Kilian Jornet, 27
The Spanish ultrarunner has already made speed ascents of Denali and Aconcagua. This spring he’ll try Everest—without oxygen. He’s aiming to make the summit in under 20 hours.
Willie Benegas, 46, and Matt Moniz, 18
After last year’s avalanche, the two shelved their plans to try the first full ski descent of the Lhotse Face. They’ll return this year to make another attempt.
Raphael Slawinski, 48
The Scarpa athlete has hopes of tackling a new route up the mountain’s northeast face, which has been successfully climbed only once, by a Russian team in 1996.
3. Is the North Side Safer?
After last year’s avalanche, some predicted a migration to the Icefall-free northern side, but only one Western team made the switch: Alpenglow Expeditions, led by Adrian Ballinger. Those who stayed claim that the ability to use helicopters for rescues and the proximity to hospitals outweigh the dangers. But Ballinger stands by his decision. “The things that go wrong on the north side are running out of oxygen or sitting down from exhaustion,” he says. “Sherpas don’t do that. They die in crevasses or avalanches.”
The north is more difficult, but Ballinger hopes to temper that by keeping his client count low (six climbers) and his staff-to-client ratio high, and bringing a full-time doctor. It’s an expensive endeavor—Ballinger is charging $79,000, compared with roughly $50,000 for a south-side climb—but he thinks it’s necessary. “The future of Everest needs to be on the north side,” he says. “It’s the only ethical way of running this business.”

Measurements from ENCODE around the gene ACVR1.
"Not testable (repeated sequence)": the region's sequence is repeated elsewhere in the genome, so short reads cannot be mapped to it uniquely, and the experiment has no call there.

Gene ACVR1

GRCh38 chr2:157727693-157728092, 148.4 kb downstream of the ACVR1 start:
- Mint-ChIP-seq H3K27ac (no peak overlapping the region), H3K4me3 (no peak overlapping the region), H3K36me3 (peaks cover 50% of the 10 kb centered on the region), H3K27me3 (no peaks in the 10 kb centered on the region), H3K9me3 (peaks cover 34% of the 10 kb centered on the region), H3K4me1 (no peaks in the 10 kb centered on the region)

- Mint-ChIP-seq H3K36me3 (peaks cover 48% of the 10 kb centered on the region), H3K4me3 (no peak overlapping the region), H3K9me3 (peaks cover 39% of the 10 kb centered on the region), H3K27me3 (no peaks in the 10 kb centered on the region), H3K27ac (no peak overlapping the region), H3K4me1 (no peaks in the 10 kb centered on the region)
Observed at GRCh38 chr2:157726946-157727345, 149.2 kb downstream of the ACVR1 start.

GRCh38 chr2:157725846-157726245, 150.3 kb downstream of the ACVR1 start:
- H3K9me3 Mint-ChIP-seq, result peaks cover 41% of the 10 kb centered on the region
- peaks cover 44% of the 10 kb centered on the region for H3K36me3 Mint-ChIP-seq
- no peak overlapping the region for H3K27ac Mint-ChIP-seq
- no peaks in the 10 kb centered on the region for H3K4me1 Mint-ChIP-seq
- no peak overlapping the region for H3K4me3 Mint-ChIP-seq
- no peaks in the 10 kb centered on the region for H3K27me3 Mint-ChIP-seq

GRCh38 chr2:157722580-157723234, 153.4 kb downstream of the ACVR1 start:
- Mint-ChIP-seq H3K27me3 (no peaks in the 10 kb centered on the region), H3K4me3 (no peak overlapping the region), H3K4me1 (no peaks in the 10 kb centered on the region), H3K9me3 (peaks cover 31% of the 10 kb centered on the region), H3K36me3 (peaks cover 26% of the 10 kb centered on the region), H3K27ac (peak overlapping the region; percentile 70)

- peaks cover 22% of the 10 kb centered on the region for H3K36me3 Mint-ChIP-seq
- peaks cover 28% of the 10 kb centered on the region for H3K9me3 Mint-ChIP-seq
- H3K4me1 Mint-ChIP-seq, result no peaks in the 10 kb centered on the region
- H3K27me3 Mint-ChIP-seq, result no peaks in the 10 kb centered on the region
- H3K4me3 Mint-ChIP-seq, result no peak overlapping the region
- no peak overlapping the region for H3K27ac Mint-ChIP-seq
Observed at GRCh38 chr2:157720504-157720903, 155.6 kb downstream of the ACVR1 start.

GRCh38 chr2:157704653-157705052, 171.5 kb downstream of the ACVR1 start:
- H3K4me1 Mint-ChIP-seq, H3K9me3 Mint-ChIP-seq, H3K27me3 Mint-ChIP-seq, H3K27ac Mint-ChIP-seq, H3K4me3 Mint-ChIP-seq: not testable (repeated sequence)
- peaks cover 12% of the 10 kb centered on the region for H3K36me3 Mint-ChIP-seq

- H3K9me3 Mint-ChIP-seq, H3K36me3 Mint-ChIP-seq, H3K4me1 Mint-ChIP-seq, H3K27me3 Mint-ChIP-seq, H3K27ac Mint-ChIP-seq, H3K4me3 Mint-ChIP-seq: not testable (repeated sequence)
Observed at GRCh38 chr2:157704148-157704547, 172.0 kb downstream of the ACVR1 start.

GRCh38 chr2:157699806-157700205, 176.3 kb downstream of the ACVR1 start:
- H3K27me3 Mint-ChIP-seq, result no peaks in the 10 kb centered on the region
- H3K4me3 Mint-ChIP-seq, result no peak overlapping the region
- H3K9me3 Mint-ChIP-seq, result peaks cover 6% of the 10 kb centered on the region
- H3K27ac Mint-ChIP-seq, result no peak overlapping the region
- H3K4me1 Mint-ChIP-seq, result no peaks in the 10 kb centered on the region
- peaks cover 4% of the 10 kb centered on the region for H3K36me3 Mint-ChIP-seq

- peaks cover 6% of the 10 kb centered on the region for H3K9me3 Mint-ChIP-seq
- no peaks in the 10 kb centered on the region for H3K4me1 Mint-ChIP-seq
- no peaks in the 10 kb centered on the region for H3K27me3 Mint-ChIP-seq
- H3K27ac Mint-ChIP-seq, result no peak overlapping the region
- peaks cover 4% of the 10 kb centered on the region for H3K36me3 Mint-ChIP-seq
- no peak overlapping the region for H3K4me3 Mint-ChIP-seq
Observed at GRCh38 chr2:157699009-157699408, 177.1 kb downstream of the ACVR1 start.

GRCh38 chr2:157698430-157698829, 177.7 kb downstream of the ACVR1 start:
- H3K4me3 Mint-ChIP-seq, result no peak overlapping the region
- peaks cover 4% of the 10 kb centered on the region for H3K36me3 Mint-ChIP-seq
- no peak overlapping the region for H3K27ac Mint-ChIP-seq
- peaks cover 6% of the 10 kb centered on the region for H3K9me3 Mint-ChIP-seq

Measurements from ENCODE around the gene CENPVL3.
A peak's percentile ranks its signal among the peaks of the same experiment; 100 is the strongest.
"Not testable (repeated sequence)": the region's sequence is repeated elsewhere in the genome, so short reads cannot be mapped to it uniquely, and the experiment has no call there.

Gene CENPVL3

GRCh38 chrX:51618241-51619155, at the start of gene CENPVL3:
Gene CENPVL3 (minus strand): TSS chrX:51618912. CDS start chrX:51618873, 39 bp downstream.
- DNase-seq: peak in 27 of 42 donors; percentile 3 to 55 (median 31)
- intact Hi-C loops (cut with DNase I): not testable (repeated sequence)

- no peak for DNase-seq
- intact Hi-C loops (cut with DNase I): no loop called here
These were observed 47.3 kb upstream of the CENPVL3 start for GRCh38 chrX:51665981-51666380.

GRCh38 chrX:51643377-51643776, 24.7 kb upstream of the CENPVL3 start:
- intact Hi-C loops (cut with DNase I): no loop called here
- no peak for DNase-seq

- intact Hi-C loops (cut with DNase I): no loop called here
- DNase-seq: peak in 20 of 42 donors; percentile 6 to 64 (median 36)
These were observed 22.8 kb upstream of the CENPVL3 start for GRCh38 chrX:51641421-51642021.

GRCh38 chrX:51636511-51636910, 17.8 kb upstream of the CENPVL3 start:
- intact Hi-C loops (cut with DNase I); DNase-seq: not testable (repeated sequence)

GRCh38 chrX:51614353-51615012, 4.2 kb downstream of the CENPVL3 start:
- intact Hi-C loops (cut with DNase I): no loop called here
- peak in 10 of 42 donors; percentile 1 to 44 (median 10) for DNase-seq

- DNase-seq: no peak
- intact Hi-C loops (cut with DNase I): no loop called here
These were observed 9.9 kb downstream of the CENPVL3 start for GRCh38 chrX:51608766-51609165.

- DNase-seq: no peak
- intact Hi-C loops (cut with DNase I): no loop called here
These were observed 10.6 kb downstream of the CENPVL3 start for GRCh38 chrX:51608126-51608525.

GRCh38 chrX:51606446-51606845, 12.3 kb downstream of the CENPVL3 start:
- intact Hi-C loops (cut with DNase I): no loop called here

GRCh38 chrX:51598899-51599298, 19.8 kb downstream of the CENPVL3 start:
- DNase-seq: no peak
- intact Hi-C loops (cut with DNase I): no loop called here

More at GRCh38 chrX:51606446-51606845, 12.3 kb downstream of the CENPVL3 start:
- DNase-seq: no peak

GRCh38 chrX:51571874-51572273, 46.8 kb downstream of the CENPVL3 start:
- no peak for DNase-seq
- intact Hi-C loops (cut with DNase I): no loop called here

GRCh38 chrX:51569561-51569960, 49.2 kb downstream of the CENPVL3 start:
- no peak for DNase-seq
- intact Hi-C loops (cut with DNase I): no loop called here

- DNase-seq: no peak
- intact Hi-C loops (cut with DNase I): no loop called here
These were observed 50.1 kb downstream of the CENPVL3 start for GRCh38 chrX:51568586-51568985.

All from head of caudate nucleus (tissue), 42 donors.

4. Will Veteran Sherpas Refuse to Climb?
Outfitters have had no problem hiring Sherpas. (The job pays ten times the average annual salary in Nepal.) But those with experience and clout—including the sirdars for Adventure Consultants and Alpine Ascents—are opting to manage Base Camp, join expeditions on the north side, or stay home. Why? To avoid the Icefall. “Something happened inside me when I dealt with the dead bodies after the 2014 avalanche,” says Lakpa Rita, Alpine’s longtime sirdar. “Every time I go back, I remember all the moments that I don’t want to remember.”
5. Should Helicopters Ferry Gear to Camp I?
One way to reduce the risk that Sherpas face in the Icefall: airlift equipment to Camp I instead of having them carry it. Russell Brice, owner of Himalayan Experience, has advocated this approach since 2013, but the Nepalese government has yet to grant permission. Meanwhile, some guides, including 15-time summiter Dave Hahn, oppose heli-assisted ascents on principle; others worry that a helicopter crash on a crowded mountain could be disastrous. Does the benefit to Sherpas negate these concerns? We calculated the cost of transporting 9,000 pounds of gear—enough for 12 clients—using each method.
By Sherpa: 220 Icefall trips costing $7,150*
By helicopter: 21 trips costing $42,000
*Cost assumes 20 Sherpas, each making 11 trips and earning approximately $32.50 per trip.